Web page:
The dining table is the focal point of the dining room and with so much attention being drawn to the table, it’s important to spend some time on it to get it right. Mapping out a size that’s proportionate to the space, determining the number of chairs that’ll fit, and landing on a shape are the three biggest factors in selecting a dining table. It can feel overwhelming when you’re starting from scratch, but there are some fundamental guidelines to help you make an informed decision.
Let’s break the guidelines down step by step –
DETERMINING TABLE SIZE
First things first, to determine what size dining table will fit in the space, you’ll need to do a little measuring. Measure the length and width of the room. If you have any furniture like a sideboard, measure from that instead of the wall. Now, subtract 6 ft (or 72”) from both the length and width. This is the size of the table that you can fit comfortably in the space.
There should be roughly 36” of space between the dining table and the wall or any furniture you have in the room to account for chairs and a walking path.
NOTE: If you have an open concept dining room, map out a dining room zone with painters tape. Then subtract 36” from each side to determine a table size.
SEATING FOR RECTANGLE TABLES
The general rule of thumb is 2 feet per seat. Take the total table length (in inches) and divide it by 24. This will determine how many chairs you can fit at the table length wise. If your table is at least 36” wide, you can add chairs on the ends as well.
NOTE: If your dining chairs have arms, you may need more than 2 ft per seat. Aim for 2-6” of space between chairs.
ANOTHER NOTE: If your dining table has inset legs, you may need to adjust the number of chairs that fit. This is why I prefer dining tables that have legs as close to the corners as possible.
SEATING FOR ROUND TABLES
Generally speaking, round tables can’t seat as many people as rectangle tables. To determine how many chairs can fit at a round table, multiply the table top diameter (in inches) by 3.14. Then divide by 24 (for cozy seating) or 30 (for comfortable seating).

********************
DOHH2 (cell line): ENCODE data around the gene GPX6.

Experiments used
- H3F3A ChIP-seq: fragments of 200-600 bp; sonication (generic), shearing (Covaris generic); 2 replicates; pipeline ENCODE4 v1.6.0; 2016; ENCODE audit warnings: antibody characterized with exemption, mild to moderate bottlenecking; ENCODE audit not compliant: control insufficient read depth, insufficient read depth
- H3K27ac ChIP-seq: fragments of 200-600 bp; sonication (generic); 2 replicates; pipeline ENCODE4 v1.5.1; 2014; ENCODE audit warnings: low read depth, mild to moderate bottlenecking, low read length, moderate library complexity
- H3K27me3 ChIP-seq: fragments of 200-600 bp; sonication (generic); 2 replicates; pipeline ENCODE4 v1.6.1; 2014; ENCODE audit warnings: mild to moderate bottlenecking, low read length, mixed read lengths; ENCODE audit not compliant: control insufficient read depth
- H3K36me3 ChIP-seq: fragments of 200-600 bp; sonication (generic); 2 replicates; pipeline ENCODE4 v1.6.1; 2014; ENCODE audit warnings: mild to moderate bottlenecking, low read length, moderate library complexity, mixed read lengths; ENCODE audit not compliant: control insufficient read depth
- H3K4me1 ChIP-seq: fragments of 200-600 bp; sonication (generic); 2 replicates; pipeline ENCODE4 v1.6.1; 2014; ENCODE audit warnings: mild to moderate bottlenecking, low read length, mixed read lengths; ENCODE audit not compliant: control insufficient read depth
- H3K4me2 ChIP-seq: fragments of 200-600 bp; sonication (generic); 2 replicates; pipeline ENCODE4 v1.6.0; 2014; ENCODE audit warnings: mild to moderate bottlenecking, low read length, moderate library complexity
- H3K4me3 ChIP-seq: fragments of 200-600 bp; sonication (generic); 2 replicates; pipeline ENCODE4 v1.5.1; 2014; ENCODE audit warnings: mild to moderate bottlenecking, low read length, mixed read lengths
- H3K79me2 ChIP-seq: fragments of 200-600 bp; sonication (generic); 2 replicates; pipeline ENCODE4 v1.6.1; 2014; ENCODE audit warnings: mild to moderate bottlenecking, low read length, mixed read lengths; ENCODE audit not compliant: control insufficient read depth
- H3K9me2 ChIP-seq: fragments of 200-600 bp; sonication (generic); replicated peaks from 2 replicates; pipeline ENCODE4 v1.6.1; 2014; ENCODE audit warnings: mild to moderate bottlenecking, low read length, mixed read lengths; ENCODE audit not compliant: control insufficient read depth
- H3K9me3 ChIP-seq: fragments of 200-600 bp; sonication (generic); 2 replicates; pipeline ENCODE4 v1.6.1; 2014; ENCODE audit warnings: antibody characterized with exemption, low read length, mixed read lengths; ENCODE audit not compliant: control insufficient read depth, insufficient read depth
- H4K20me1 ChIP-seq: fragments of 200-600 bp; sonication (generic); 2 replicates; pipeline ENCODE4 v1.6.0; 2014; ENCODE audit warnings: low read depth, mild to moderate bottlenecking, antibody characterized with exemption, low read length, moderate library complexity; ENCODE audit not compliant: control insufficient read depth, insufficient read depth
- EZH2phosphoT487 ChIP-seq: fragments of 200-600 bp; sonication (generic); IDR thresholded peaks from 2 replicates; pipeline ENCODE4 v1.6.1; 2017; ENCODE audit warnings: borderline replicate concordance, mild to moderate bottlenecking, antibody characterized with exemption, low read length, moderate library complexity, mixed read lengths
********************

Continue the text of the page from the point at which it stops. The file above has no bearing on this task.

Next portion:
24” per seat may seem a little snug for round tables, but it’s cozy for family dinners. For hosting or formal dinners, you’ll find that 30” per seat is more comfortable.
DETERMINING TABLE SHAPE
I like to use the shape of the room as a guide for the shape of the table. A rectangle room looks best with a rectangle table while a square room looks best with a round table.
For small spaces, like a corner nook for example, round tables are often best. They create ample walking space along the perimeter without looking too bulky for the space.
NOTE: Keep in mind that dining rooms with multiple functions (i.e. a dining room and back entry in one) may affect the shape of the table. For example, this dining room is square, but with the back entry also in the room, the dining area needs to be pushed to the side to accommodate for a walkway. The room is then divided into two zones – a dining zone and a walkway zone. With the new dining zone being rectangle, a rectangle table works best.
With all these tips in mind, I created a table size and seating diagram for you to reference.
RECTANGLE & ROUND DINING TABLES
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